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Something more interesting than deflategate:
The Atlanta Falcons got a little over $1 million over the course of 4 years, for doing things like giving free tickets, featuring service members on the jumbotron and making announcements that thanked service members for their service.
Yes, my last post was COMPLETELY an invitation for you to continue to pass judgement on me and my friends, even though you have virtually no context with which to do so. Seriously, you're missing SO MANY DETAILS. And I'm not sharing them. So again, I ask you to stop.
That aspect of the story is not relevant to what is currently being discussed. The point is that bad DMPC's DO exist. They have occurred often enough for me that we have a code word for it. That is the relevant piece of information you should latch on to. I have no interest in you dissecting my groups interactions or passing judgement on me and my friends.
Vincent Takeda wrote:
1. Your "definition" of DMPC is pointless, because it's essentially vague to the point of meaninglessness. In addition, it runs counter to the concept expressed in literally dozens of posts in this thread. DMPC is not a term of quality, but rather purpose. Not all good NPC's are DMPC's (I know this, because I've both seen and played good NPC's that would not typically be called DMPC's) and not all DMPC's are good (I know because I've had games ruined by them).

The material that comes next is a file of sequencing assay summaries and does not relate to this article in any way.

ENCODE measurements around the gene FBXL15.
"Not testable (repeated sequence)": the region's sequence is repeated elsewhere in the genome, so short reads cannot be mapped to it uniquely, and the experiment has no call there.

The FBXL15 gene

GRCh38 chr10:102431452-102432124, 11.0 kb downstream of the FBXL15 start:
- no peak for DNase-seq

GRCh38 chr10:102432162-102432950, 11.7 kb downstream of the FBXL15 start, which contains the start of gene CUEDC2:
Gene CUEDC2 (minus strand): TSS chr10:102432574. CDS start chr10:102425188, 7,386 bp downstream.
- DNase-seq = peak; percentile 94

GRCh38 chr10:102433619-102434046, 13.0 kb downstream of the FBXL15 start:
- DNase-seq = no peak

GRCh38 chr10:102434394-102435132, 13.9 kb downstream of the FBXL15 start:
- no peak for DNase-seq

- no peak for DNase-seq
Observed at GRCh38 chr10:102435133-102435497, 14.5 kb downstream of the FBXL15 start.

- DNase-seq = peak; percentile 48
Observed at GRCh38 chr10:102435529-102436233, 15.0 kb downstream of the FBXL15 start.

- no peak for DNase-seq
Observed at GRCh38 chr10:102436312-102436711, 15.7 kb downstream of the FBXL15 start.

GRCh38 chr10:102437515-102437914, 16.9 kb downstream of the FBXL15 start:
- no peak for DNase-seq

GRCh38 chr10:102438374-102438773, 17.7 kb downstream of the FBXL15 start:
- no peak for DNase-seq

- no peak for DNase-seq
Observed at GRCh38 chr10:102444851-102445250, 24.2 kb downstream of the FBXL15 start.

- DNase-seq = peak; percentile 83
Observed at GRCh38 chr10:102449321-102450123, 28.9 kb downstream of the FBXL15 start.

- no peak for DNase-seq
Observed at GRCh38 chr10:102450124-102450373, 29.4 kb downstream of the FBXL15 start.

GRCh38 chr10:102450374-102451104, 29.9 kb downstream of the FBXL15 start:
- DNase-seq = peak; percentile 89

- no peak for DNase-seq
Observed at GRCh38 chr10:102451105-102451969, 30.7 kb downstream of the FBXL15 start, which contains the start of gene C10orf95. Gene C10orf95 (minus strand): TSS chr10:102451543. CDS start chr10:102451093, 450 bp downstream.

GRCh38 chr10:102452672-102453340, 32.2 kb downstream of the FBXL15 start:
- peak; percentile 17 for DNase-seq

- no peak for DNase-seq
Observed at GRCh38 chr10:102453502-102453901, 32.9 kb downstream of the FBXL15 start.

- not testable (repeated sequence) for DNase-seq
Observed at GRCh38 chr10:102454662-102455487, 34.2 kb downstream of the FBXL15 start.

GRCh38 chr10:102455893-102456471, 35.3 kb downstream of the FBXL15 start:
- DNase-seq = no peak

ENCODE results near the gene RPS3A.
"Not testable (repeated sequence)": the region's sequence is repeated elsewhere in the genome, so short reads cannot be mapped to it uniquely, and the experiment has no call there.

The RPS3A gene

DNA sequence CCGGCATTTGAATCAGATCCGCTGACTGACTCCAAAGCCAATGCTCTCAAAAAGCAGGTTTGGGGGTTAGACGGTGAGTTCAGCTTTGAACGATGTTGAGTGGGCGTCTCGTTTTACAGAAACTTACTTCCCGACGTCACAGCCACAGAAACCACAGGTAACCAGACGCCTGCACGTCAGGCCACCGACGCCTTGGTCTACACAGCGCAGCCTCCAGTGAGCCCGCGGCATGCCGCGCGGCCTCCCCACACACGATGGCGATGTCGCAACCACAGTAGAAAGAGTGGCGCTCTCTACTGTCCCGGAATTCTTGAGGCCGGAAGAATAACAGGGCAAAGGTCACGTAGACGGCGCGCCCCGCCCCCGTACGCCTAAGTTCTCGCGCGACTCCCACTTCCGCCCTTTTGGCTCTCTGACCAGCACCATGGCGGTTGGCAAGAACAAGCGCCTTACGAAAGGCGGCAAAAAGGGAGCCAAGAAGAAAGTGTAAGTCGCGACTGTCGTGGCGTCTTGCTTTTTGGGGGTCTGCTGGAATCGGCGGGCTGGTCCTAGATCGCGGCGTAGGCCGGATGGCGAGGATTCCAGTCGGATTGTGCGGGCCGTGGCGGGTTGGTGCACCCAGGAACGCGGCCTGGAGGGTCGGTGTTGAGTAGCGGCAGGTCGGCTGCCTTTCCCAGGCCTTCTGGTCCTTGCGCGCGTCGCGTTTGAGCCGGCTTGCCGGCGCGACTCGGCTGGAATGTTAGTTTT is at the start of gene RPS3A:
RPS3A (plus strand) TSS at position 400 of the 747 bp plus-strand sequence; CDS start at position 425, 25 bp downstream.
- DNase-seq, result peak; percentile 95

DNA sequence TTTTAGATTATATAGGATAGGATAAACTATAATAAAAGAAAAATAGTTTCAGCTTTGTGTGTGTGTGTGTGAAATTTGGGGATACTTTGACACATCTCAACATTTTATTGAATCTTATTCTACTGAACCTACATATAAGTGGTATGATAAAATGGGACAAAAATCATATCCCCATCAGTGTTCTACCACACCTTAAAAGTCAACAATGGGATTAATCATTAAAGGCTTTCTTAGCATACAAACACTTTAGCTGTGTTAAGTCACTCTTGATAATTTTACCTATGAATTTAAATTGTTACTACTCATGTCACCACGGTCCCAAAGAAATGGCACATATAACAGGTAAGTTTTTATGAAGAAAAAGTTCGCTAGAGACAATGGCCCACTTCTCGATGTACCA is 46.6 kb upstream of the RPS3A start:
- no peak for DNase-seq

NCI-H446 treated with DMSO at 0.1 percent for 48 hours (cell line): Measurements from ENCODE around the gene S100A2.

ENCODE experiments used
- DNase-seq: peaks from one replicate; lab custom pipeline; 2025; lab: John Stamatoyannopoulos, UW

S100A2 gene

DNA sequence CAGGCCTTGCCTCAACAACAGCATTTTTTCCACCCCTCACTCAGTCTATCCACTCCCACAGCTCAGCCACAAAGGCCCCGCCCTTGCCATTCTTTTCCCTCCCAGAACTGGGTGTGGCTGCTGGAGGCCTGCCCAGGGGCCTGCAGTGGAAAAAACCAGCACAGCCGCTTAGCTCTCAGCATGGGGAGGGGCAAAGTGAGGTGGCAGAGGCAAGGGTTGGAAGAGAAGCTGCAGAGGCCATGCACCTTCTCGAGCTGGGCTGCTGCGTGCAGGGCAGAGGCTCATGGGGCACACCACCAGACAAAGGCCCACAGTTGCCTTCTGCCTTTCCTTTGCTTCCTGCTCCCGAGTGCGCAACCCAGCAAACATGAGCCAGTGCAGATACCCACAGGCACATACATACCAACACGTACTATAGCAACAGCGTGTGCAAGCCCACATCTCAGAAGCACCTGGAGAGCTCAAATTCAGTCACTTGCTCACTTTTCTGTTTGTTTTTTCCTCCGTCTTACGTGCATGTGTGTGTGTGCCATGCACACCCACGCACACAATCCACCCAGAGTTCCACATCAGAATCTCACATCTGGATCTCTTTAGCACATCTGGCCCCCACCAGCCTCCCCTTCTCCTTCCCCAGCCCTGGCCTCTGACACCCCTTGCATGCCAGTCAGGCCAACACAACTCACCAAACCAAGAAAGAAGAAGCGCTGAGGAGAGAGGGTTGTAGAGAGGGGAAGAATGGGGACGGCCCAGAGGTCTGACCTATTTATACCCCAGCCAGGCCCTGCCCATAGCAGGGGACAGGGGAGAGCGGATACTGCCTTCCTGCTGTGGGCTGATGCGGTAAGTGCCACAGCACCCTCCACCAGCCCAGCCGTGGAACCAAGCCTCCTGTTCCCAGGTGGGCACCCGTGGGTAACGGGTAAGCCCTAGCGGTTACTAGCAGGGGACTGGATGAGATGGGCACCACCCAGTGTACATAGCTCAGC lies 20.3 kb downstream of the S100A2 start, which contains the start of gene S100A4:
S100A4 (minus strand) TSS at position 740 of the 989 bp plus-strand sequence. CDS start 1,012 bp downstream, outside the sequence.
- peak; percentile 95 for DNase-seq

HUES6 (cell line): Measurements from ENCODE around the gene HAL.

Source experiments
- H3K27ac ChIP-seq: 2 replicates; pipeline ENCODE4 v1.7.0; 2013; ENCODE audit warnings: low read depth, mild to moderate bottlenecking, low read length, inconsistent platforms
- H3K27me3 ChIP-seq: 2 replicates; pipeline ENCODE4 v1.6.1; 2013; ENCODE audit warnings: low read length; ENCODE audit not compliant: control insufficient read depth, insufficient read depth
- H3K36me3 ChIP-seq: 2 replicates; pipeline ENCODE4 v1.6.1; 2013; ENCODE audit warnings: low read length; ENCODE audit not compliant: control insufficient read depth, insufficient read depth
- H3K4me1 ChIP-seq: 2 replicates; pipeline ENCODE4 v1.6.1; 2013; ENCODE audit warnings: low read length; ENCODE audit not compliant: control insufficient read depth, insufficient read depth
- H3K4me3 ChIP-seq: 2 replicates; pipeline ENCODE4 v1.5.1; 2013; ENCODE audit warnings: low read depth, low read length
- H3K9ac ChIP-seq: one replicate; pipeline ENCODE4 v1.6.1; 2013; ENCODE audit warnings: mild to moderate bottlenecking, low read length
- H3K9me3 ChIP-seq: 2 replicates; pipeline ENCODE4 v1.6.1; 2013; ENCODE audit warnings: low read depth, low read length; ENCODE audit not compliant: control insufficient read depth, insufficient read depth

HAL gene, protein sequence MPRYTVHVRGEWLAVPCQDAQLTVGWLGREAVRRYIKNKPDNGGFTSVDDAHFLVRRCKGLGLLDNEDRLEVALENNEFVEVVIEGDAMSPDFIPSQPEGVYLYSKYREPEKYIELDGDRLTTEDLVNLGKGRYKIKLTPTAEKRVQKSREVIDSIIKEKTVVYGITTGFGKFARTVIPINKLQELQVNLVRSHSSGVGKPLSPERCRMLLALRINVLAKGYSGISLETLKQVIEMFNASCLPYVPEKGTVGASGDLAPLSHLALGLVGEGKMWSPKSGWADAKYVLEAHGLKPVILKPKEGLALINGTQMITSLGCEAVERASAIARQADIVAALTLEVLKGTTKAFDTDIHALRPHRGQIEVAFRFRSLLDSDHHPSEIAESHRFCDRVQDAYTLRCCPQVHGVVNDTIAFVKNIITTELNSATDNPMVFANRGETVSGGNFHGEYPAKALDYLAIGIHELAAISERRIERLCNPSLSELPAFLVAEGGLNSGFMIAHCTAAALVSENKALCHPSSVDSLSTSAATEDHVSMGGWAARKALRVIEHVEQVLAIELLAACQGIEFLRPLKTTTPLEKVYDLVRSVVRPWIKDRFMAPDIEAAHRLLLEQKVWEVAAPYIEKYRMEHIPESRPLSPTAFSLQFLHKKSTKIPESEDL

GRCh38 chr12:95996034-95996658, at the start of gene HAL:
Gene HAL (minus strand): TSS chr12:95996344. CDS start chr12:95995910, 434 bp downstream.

2. Talking about verisimilitude is pointless. The line of demarcation for what is believable for one person is not the same as the next. Even similar concepts of believability will become radically different from one gaming table to the next due to small differences in RAI or house rules.
I've come to the belief that verisimilitude is a shield (maybe unwittingly) to defend ones viewpoint in an attempt to make it unassailable, even when it can be provably shown that something IS realistic (as in it has happened in the real world) but people refuse to allow it in their games.
I've dealt with enough bad DMPC's that several friends and I have a code word for when we're planning on turning on them and killing them.
DM Under The Bridge wrote:
AnalogyEver notice how rarely people consider themselves to be bad drivers? Yet, everyone complains about bad drivers and we've all seen them.
You're not thinking big enough.
He's got to be riding one of these.
@thejeff: not sure why you're bothering to argue with someone who identifies with MRA's. There's really not point. It took me a couple posts to remember that Arturius has taken some exceptionally sexist stances in previous threads.
Mythic Evil Lincoln wrote: